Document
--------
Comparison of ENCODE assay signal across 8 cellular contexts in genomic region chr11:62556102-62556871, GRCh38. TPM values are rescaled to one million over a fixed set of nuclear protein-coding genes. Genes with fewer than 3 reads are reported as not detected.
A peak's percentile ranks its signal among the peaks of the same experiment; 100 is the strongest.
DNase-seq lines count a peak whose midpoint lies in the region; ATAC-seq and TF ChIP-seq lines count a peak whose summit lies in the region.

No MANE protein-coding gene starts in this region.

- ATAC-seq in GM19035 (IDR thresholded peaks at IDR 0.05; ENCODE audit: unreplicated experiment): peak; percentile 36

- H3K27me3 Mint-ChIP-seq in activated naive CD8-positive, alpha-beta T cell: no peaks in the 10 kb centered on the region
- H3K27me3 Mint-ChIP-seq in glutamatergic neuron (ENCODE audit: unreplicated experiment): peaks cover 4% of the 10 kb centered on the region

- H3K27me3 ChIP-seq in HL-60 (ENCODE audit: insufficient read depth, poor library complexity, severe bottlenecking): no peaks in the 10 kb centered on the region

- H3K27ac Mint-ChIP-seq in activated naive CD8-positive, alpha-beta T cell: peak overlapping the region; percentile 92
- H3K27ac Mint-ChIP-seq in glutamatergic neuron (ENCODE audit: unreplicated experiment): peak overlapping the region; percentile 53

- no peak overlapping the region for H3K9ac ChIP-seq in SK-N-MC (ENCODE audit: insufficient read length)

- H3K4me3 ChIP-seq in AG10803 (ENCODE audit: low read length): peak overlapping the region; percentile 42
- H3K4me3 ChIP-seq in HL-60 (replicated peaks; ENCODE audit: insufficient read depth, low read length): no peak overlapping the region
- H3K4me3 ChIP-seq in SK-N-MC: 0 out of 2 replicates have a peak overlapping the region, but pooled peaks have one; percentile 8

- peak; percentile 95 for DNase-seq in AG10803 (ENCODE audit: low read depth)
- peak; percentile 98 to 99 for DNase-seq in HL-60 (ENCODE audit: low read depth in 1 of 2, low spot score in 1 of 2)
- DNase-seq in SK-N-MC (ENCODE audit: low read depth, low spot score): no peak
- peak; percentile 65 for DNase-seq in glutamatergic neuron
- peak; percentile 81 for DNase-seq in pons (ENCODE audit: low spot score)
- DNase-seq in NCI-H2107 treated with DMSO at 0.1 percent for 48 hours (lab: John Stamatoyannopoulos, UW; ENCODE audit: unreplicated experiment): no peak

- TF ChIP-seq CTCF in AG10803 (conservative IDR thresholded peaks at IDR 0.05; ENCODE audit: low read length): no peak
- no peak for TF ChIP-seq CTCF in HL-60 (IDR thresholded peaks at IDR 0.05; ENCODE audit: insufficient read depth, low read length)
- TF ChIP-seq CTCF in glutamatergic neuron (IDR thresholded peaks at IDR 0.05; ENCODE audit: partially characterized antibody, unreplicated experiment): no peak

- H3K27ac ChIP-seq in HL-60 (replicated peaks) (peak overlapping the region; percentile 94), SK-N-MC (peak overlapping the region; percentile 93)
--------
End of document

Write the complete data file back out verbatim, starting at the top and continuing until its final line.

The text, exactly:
Comparison of ENCODE assay signal across 8 cellular contexts in genomic region chr11:62556102-62556871, GRCh38. TPM values are rescaled to one million over a fixed set of nuclear protein-coding genes. Genes with fewer than 3 reads are reported as not detected.
A peak's percentile ranks its signal among the peaks of the same experiment; 100 is the strongest.
DNase-seq lines count a peak whose midpoint lies in the region; ATAC-seq and TF ChIP-seq lines count a peak whose summit lies in the region.

No MANE protein-coding gene starts in this region.

- ATAC-seq in GM19035 (IDR thresholded peaks at IDR 0.05; ENCODE audit: unreplicated experiment): peak; percentile 36

- H3K27me3 Mint-ChIP-seq in activated naive CD8-positive, alpha-beta T cell: no peaks in the 10 kb centered on the region
- H3K27me3 Mint-ChIP-seq in glutamatergic neuron (ENCODE audit: unreplicated experiment): peaks cover 4% of the 10 kb centered on the region

- H3K27me3 ChIP-seq in HL-60 (ENCODE audit: insufficient read depth, poor library complexity, severe bottlenecking): no peaks in the 10 kb centered on the region

- H3K27ac Mint-ChIP-seq in activated naive CD8-positive, alpha-beta T cell: peak overlapping the region; percentile 92
- H3K27ac Mint-ChIP-seq in glutamatergic neuron (ENCODE audit: unreplicated experiment): peak overlapping the region; percentile 53

- no peak overlapping the region for H3K9ac ChIP-seq in SK-N-MC (ENCODE audit: insufficient read length)

- H3K4me3 ChIP-seq in AG10803 (ENCODE audit: low read length): peak overlapping the region; percentile 42
- H3K4me3 ChIP-seq in HL-60 (replicated peaks; ENCODE audit: insufficient read depth, low read length): no peak overlapping the region
- H3K4me3 ChIP-seq in SK-N-MC: 0 out of 2 replicates have a peak overlapping the region, but pooled peaks have one; percentile 8

- peak; percentile 95 for DNase-seq in AG10803 (ENCODE audit: low read depth)
- peak; percentile 98 to 99 for DNase-seq in HL-60 (ENCODE audit: low read depth in 1 of 2, low spot score in 1 of 2)
- DNase-seq in SK-N-MC (ENCODE audit: low read depth, low spot score): no peak
- peak; percentile 65 for DNase-seq in glutamatergic neuron
- peak; percentile 81 for DNase-seq in pons (ENCODE audit: low spot score)
- DNase-seq in NCI-H2107 treated with DMSO at 0.1 percent for 48 hours (lab: John Stamatoyannopoulos, UW; ENCODE audit: unreplicated experiment): no peak

- TF ChIP-seq CTCF in AG10803 (conservative IDR thresholded peaks at IDR 0.05; ENCODE audit: low read length): no peak
- no peak for TF ChIP-seq CTCF in HL-60 (IDR thresholded peaks at IDR 0.05; ENCODE audit: insufficient read depth, low read length)
- TF ChIP-seq CTCF in glutamatergic neuron (IDR thresholded peaks at IDR 0.05; ENCODE audit: partially characterized antibody, unreplicated experiment): no peak

- H3K27ac ChIP-seq in HL-60 (replicated peaks) (peak overlapping the region; percentile 94), SK-N-MC (peak overlapping the region; percentile 93)